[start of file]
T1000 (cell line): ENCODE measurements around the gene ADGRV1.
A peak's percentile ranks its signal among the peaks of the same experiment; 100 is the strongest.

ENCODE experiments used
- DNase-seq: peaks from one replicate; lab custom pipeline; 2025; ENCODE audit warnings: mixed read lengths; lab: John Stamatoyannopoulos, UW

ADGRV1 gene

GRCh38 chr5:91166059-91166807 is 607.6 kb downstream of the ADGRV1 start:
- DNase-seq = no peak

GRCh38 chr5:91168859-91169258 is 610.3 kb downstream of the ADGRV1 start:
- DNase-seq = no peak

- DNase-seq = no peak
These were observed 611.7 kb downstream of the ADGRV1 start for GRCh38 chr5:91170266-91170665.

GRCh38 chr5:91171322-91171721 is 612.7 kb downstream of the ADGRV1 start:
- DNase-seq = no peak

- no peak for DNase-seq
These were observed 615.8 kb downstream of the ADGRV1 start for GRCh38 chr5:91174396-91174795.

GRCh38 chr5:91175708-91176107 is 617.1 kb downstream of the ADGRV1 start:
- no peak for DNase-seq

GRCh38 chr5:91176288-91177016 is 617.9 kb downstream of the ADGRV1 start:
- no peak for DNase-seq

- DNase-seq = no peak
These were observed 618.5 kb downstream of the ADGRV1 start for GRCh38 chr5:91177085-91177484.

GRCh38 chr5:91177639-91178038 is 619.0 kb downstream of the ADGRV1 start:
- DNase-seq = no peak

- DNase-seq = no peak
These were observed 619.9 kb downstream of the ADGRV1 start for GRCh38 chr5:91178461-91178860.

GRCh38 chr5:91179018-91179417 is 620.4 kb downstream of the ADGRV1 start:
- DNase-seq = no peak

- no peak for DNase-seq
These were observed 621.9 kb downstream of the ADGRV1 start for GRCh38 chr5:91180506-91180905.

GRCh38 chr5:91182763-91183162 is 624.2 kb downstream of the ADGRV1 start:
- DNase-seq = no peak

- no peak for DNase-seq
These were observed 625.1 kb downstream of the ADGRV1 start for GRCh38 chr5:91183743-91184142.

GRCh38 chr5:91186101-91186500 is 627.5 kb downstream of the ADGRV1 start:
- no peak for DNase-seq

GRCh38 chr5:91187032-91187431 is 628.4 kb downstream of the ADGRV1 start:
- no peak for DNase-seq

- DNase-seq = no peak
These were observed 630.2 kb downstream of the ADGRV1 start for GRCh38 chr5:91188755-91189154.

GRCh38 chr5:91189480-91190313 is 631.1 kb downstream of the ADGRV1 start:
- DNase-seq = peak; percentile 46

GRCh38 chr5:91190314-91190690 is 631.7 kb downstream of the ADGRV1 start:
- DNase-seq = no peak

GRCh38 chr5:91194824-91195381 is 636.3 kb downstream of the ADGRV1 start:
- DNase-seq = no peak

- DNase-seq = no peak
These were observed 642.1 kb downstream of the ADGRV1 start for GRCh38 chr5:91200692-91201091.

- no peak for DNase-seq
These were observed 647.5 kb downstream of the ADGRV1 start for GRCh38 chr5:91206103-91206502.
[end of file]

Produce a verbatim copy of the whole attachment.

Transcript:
T1000 (cell line): ENCODE measurements around the gene ADGRV1.
A peak's percentile ranks its signal among the peaks of the same experiment; 100 is the strongest.

ENCODE experiments used
- DNase-seq: peaks from one replicate; lab custom pipeline; 2025; ENCODE audit warnings: mixed read lengths; lab: John Stamatoyannopoulos, UW

ADGRV1 gene

GRCh38 chr5:91166059-91166807 is 607.6 kb downstream of the ADGRV1 start:
- DNase-seq = no peak

GRCh38 chr5:91168859-91169258 is 610.3 kb downstream of the ADGRV1 start:
- DNase-seq = no peak

- DNase-seq = no peak
These were observed 611.7 kb downstream of the ADGRV1 start for GRCh38 chr5:91170266-91170665.

GRCh38 chr5:91171322-91171721 is 612.7 kb downstream of the ADGRV1 start:
- DNase-seq = no peak

- no peak for DNase-seq
These were observed 615.8 kb downstream of the ADGRV1 start for GRCh38 chr5:91174396-91174795.

GRCh38 chr5:91175708-91176107 is 617.1 kb downstream of the ADGRV1 start:
- no peak for DNase-seq

GRCh38 chr5:91176288-91177016 is 617.9 kb downstream of the ADGRV1 start:
- no peak for DNase-seq

- DNase-seq = no peak
These were observed 618.5 kb downstream of the ADGRV1 start for GRCh38 chr5:91177085-91177484.

GRCh38 chr5:91177639-91178038 is 619.0 kb downstream of the ADGRV1 start:
- DNase-seq = no peak

- DNase-seq = no peak
These were observed 619.9 kb downstream of the ADGRV1 start for GRCh38 chr5:91178461-91178860.

GRCh38 chr5:91179018-91179417 is 620.4 kb downstream of the ADGRV1 start:
- DNase-seq = no peak

- no peak for DNase-seq
These were observed 621.9 kb downstream of the ADGRV1 start for GRCh38 chr5:91180506-91180905.

GRCh38 chr5:91182763-91183162 is 624.2 kb downstream of the ADGRV1 start:
- DNase-seq = no peak

- no peak for DNase-seq
These were observed 625.1 kb downstream of the ADGRV1 start for GRCh38 chr5:91183743-91184142.

GRCh38 chr5:91186101-91186500 is 627.5 kb downstream of the ADGRV1 start:
- no peak for DNase-seq

GRCh38 chr5:91187032-91187431 is 628.4 kb downstream of the ADGRV1 start:
- no peak for DNase-seq

- DNase-seq = no peak
These were observed 630.2 kb downstream of the ADGRV1 start for GRCh38 chr5:91188755-91189154.

GRCh38 chr5:91189480-91190313 is 631.1 kb downstream of the ADGRV1 start:
- DNase-seq = peak; percentile 46

GRCh38 chr5:91190314-91190690 is 631.7 kb downstream of the ADGRV1 start:
- DNase-seq = no peak

GRCh38 chr5:91194824-91195381 is 636.3 kb downstream of the ADGRV1 start:
- DNase-seq = no peak

- DNase-seq = no peak
These were observed 642.1 kb downstream of the ADGRV1 start for GRCh38 chr5:91200692-91201091.

- no peak for DNase-seq
These were observed 647.5 kb downstream of the ADGRV1 start for GRCh38 chr5:91206103-91206502.